Click here for updates on the evolving COVID-19 situation at Rice
Rice University’s Student Newspaper — Since 1916

Sunday, October 24, 2021 — Houston, TX °

Sleepy Cyborg Galley kicks off semester with virtual exhibit, “Quaranzine”

Channing Wang/Thresher

By Jacob Duff     9/15/20 10:46pm

In a world becoming increasingly dependent on dual-delivery, one has to ask how visual art, a mode of communication previously relegated mostly to the physical, is adapting to the ongoing COVID-19 pandemic.  An example of this dual-delivery form of visual art can be found at the newly renamed, student-run Sleepy Cyborg Gallery in their first exhibition of the year called “quaranzine.” 

“A zine is a self-produced and published publication … that pulls from a DIY idea of what it means to make a booklet of images and words,” Isabel Samperio, director of Sleepy Cyborg Gallery, said. 

Normally, zines are a very physical form of art. They’re meant to be opened and touched and looked at, interactions that are now impossible given the current COVID-19 restrictions. 

“Quaranzine” is located in the small, white room on the bottom floor of Sewall Hall where past iterations of Sleepy Cyborg Gallery — Inferno Gallery and Matchbox  — have also been housed.  

The exhibit consists of approximately 15 student-made booklets displayed on the walls with string and clips. The zines vary from small collections of poems written on copy paper to colorful images of plants and animals on construction paper.  One piece is supposed to be a paper fortune teller, the kind one would make in elementary school, covered in intricate black drawings and small, handwritten fortunes. Each piece has a printed QR code taped underneath that, when scanned, shows a video of a hand on the concrete floor of the space flipping through the booklets to reveal all the sides and pages of the student’s piece.  

Samperio explained that she thought the flexibility of being online was actually a benefit for the gallery.  

“The amount of people that we would be engaged with … would be crazy,” Samperio said. “There’s just so much convenience there and accessibility.”

According to Samperio and Gabrielle Feuillet, the exhibit was intended in part as a statement on the current politicization of the United States Postal Service, as all of the art had been sent through the mail. In fact, in the show there was a small pile of envelopes and stamps encouraging those who viewed the show to send a letter themselves.  Feuillet said that even though the zines started as a way of  connecting with friends that felt much more meaningful than other digital forms of communication.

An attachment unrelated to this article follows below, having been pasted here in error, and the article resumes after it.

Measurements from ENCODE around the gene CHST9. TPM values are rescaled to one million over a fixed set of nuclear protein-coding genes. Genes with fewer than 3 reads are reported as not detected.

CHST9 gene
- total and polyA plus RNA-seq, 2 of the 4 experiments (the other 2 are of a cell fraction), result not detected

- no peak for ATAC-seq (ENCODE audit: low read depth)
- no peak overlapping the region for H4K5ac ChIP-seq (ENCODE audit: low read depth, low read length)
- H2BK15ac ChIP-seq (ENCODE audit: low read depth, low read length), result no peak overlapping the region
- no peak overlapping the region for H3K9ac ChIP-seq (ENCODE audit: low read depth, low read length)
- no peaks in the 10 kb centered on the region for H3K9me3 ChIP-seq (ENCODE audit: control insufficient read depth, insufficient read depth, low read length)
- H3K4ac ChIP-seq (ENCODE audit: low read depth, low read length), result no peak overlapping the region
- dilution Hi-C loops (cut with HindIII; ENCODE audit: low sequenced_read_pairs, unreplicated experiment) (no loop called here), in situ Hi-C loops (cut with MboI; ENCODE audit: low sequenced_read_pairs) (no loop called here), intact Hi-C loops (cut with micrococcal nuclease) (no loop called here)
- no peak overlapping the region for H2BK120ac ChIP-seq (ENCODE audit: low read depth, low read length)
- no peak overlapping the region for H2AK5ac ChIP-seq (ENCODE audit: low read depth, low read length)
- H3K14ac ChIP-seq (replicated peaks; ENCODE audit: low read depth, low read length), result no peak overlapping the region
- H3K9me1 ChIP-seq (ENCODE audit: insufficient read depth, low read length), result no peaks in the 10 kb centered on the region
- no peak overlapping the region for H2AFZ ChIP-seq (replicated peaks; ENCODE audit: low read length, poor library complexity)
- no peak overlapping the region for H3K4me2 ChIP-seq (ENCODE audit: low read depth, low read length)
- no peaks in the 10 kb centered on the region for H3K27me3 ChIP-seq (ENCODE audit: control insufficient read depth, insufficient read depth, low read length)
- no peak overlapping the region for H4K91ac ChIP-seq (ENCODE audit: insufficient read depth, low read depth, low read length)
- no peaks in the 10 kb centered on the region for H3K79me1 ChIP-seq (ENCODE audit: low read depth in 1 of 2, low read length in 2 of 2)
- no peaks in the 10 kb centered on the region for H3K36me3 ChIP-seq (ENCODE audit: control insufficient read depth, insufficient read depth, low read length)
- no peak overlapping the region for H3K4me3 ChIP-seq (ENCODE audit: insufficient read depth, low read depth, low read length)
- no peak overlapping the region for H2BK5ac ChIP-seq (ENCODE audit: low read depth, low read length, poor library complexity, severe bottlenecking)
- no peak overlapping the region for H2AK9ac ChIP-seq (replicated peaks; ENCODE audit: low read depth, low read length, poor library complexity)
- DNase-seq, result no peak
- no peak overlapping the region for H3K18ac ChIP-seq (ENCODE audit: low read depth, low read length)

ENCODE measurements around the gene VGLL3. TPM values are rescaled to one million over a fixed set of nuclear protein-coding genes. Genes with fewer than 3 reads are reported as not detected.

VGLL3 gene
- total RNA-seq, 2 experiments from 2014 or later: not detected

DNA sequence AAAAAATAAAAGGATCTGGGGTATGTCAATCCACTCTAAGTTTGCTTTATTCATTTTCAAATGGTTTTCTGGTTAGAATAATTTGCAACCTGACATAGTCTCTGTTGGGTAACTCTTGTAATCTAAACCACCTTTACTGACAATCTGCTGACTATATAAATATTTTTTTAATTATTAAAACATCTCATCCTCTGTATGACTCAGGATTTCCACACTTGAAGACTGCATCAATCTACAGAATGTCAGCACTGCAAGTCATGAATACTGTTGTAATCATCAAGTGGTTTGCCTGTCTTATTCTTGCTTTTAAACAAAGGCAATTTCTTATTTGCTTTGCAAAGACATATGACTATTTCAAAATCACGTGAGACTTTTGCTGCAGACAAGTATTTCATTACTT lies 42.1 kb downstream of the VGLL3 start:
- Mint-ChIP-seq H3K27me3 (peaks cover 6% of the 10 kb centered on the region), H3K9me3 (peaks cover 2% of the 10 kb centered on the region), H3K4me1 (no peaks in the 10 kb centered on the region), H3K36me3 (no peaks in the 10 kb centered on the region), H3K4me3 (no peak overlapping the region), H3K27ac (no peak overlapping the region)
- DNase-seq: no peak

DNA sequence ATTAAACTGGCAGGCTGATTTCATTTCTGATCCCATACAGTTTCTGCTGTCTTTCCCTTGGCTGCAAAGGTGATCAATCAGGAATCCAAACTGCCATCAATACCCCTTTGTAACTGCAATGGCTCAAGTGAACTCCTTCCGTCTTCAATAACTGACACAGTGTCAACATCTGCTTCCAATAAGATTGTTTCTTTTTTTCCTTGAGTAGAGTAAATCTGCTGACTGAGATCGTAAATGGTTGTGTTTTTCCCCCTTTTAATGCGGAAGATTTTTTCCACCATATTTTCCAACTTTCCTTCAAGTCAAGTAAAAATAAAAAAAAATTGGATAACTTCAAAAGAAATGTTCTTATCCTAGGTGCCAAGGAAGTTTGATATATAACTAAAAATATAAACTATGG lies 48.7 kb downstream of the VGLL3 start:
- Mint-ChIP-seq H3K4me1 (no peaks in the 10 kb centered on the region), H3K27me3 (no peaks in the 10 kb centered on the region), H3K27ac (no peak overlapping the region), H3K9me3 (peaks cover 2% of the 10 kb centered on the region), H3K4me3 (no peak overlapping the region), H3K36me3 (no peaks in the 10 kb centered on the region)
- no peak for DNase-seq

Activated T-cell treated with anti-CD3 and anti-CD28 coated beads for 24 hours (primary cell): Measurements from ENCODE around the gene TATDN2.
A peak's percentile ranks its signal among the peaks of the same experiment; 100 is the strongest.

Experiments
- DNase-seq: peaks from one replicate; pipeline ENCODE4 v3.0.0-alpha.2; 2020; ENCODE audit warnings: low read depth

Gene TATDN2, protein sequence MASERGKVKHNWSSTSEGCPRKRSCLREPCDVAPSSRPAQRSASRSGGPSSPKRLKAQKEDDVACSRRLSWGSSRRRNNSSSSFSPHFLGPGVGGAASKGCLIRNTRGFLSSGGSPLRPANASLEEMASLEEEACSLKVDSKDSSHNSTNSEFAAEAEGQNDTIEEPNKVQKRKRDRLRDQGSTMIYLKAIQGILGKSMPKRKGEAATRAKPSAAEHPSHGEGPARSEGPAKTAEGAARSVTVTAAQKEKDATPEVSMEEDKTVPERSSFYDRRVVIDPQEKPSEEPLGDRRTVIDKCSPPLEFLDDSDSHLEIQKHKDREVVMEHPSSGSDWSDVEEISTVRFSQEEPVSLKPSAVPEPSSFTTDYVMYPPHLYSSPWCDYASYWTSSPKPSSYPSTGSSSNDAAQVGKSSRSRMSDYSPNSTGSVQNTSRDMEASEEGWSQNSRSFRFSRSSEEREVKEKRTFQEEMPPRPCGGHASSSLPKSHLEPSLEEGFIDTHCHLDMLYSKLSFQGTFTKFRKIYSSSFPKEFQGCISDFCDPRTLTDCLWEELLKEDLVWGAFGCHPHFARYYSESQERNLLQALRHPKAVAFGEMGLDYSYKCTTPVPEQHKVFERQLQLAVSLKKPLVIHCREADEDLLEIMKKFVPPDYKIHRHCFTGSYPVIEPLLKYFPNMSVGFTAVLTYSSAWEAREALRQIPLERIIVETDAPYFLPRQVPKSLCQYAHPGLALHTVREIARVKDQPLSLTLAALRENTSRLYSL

“Quaranzine” uses the circumstances of social distancing and virtual interaction as an opportunity to juxtapose physical art forms with our new, highly digitized reality while simultaneously making art more remotely accessible. 

You can visit Sleepy Cyborg’s new show “Quaranzine” in person by emailing the director to set up a viewing appointment at, or view their online gallery at 

More from The Rice Thresher

A&E 10/19/21 10:22pm
Spice it Up: Fall Playlist

Now that fall and the return of autumn seasonal drinks have finally rolled around, it is time to (pumpkin) spice up our playlists. Whether you use Spotify or Apple Music (and, yes, there is a correct answer), here are some good options to add to your queue. This playlist offers plenty of different genres and languages, ranging from Funk to Bossa Nova and from Korean to Hebrew that you may not have heard before. 

A&E 10/19/21 10:20pm
Dining on a budget near campus

By this point in the semester, it’s understandable to begin lacking emotional excitement for servery food. We’ve all had our fair share of grilled chicken, caesar salads and fries, which have become somewhat repetitive for the palate. Luckily, Houston is a culinary extravaganza for lovers of all cuisines. If you’re looking for new, fresh bites, take a look at four affordable restaurants close to campus for your next meal.

A&E 10/19/21 10:18pm
Review: FINNEAS’s pervasive hopefulness and emotional songwriting shine in ‘Optimist’

“Optimist” expands upon FINNEAS’s melancholy songwriting and production skills to create a compelling and interesting debut album. FINNEAS is largely known for collaborations with his sister, Billie Eilish, who he produces and co-writes songs with. However, he also previously released an excellent EP, “Blood Harmony,” and an array of singles. FINNEAS’s first full-length album continues the lyricism seen in previous stand-out tracks like “I Lost a Friend” and “I Don’t Miss You at All,” albeit with a slightly different feeling reminiscent of Billie’s more introspective “Happier Than Ever.”


Please note All comments are eligible for publication by The Rice Thresher.